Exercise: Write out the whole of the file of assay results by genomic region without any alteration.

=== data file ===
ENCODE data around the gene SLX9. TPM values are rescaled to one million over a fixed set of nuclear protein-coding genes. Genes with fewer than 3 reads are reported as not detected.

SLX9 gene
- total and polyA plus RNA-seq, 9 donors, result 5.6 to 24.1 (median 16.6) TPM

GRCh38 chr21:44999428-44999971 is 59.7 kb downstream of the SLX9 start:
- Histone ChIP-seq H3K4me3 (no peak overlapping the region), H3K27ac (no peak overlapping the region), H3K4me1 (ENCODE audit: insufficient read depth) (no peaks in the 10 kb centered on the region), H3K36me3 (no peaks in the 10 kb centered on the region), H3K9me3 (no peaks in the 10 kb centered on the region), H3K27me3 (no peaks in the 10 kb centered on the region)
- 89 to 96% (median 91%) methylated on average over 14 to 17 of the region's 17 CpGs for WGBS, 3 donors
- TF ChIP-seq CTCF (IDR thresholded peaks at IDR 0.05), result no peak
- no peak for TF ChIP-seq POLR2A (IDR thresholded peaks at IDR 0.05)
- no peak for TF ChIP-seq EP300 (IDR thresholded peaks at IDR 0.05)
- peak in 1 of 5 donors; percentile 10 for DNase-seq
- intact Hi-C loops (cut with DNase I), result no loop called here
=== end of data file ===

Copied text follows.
ENCODE data around the gene SLX9. TPM values are rescaled to one million over a fixed set of nuclear protein-coding genes. Genes with fewer than 3 reads are reported as not detected.

SLX9 gene
- total and polyA plus RNA-seq, 9 donors, result 5.6 to 24.1 (median 16.6) TPM

GRCh38 chr21:44999428-44999971 is 59.7 kb downstream of the SLX9 start:
- Histone ChIP-seq H3K4me3 (no peak overlapping the region), H3K27ac (no peak overlapping the region), H3K4me1 (ENCODE audit: insufficient read depth) (no peaks in the 10 kb centered on the region), H3K36me3 (no peaks in the 10 kb centered on the region), H3K9me3 (no peaks in the 10 kb centered on the region), H3K27me3 (no peaks in the 10 kb centered on the region)
- 89 to 96% (median 91%) methylated on average over 14 to 17 of the region's 17 CpGs for WGBS, 3 donors
- TF ChIP-seq CTCF (IDR thresholded peaks at IDR 0.05), result no peak
- no peak for TF ChIP-seq POLR2A (IDR thresholded peaks at IDR 0.05)
- no peak for TF ChIP-seq EP300 (IDR thresholded peaks at IDR 0.05)
- peak in 1 of 5 donors; percentile 10 for DNase-seq
- intact Hi-C loops (cut with DNase I), result no loop called here